I have a panic disorder, am disabled and stressed, but this is a first for me. Also, I can go two days without a rash or every day. I've checked everything, and haven't changed anything so I'm at a loss here. I'm a 36 year old female and that's my story.

By anon328448 — On Apr 03, 2013

Should I call in sick to work if I have a big rash on my hand?

By anon327010 — On Mar 25, 2013

I get rashes and have to take a shower to cool off. I have tried using calamine lotion too.

By anon325817 — On Mar 18, 2013

I have bad, itchy, burning areas on the inside of palms of my hands. I have worked for the TSA for five years and never had a problem with the blue latex gloves. Then this year the gloves are thinner, maybe being made by another company. They are probably making these gloves with substances that they should not. Is anyone else having these issues from TSA?

By anon322329 — On Feb 27, 2013

I don't understand what is happening with my skin. I am getting red, small, itchy dots on my arms, legs and on my stomach only in the evenings.

I went to a general physician, he gave me some antihistamines and a lotion to apply. After applying that, it goes away after about one hour. The next morning, I am totally rash free, but again in the evening, these red dots come back again and I have redness on the skin of my hands. This has been going on for the past three years.

By anon299027 — On Oct 23, 2012

When my son eats, the area around his eyes will turn red like a rash and then the rash will go away.

By anon256635 — On Mar 22, 2012

My granddaughter keeps getting a rash on her pubic area. Her mother explains it as being allergic to the new body wash. This is the second time in three months that the rash has appeared. It goes away within a day and the child does not break out anywhere but that one area. Can body wash cause a rash just in one place? Should not she break out all over, if indeed it is allergic reaction to the soap?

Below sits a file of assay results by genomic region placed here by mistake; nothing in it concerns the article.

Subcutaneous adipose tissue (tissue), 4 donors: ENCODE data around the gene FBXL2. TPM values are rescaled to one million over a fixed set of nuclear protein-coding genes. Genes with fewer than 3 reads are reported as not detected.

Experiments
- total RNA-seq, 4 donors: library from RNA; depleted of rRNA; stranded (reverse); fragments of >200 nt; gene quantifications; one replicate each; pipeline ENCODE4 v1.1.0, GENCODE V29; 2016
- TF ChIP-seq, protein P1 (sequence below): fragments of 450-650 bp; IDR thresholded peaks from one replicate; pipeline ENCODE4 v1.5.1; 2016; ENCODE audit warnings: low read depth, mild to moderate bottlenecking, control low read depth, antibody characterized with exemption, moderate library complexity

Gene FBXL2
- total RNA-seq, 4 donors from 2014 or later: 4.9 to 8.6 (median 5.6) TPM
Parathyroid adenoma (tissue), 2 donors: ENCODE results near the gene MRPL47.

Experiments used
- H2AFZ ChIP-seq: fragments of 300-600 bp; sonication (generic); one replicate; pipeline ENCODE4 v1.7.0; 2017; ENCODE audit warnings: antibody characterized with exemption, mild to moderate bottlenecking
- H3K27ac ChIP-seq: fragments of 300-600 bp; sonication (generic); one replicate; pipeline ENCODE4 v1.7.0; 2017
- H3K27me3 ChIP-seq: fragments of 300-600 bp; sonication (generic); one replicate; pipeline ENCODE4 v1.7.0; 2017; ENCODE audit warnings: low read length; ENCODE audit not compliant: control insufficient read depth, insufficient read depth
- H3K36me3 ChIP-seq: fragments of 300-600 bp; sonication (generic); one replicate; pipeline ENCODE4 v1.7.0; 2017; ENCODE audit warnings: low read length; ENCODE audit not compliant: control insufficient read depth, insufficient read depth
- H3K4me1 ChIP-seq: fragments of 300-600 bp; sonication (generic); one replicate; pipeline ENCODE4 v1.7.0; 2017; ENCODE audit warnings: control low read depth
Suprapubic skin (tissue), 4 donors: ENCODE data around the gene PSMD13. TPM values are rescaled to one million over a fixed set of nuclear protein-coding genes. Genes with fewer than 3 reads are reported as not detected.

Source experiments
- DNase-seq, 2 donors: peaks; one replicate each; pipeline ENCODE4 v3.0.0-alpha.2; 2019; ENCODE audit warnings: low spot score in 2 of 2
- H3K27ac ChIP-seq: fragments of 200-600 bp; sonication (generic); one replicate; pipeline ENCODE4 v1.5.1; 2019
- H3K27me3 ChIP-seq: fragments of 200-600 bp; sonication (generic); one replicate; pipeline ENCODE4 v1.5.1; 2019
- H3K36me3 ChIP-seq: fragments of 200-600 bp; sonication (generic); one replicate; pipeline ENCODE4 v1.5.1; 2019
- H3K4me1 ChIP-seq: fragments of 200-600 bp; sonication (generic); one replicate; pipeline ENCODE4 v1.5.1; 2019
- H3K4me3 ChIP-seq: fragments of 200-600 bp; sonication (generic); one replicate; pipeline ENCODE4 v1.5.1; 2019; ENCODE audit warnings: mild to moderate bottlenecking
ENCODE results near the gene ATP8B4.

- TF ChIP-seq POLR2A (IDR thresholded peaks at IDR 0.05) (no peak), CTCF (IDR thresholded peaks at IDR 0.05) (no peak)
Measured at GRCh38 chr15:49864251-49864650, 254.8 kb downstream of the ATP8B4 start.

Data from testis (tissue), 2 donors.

By amita948 — On Mar 11, 2012

I have a case of a woman with a sporadic rash on her body. Fever appeared after the rash and lasted for one day. Everything else is negative.

She is a smoker, young and has had multiple sexual partners. with unprotected sex. She also has nasal congestion. What do you think?

By anon248901 — On Feb 19, 2012

I am 16 years old and I've started to get chest hair, but my chest is very itchy. Is the hair causing the itch?

By anon107077 — On Aug 28, 2010

I just had shoulder surgery, have an allergy (severe hives/itching/rash) to codeine, so they prescribed percocet. Due to the severe pain, I had to double up and it started causing me similar itching problems, so I compensated by taking double doses of Benadryl.

I have now completely stopped taking both meds and am now getting a terrible rash on the injured arm and under my armpit, along with cold sweats and diarrhea. Should I be worried?

By anon28365 — On Mar 15, 2009

My boyfriend keeps getting a rash on his fingers and hand, but we can't figure out what it is. He's not eating anything he's allergic to or anything like that.

By anon27567 — On Mar 02, 2009

If you get bumps when you're hot you may have Cholinergic urticaria which are red splotches with bumps in the middle and they itch like crazy. They're more intense the hotter you get, the more your clothes rub them or esp. if you scratch at them.

By mexicana — On Mar 31, 2008

Don't forget about heat rash - I used to get that when I was a kid on really hot days and my mom would have to wipe my arms and legs with rubbing alcohol to cool me down.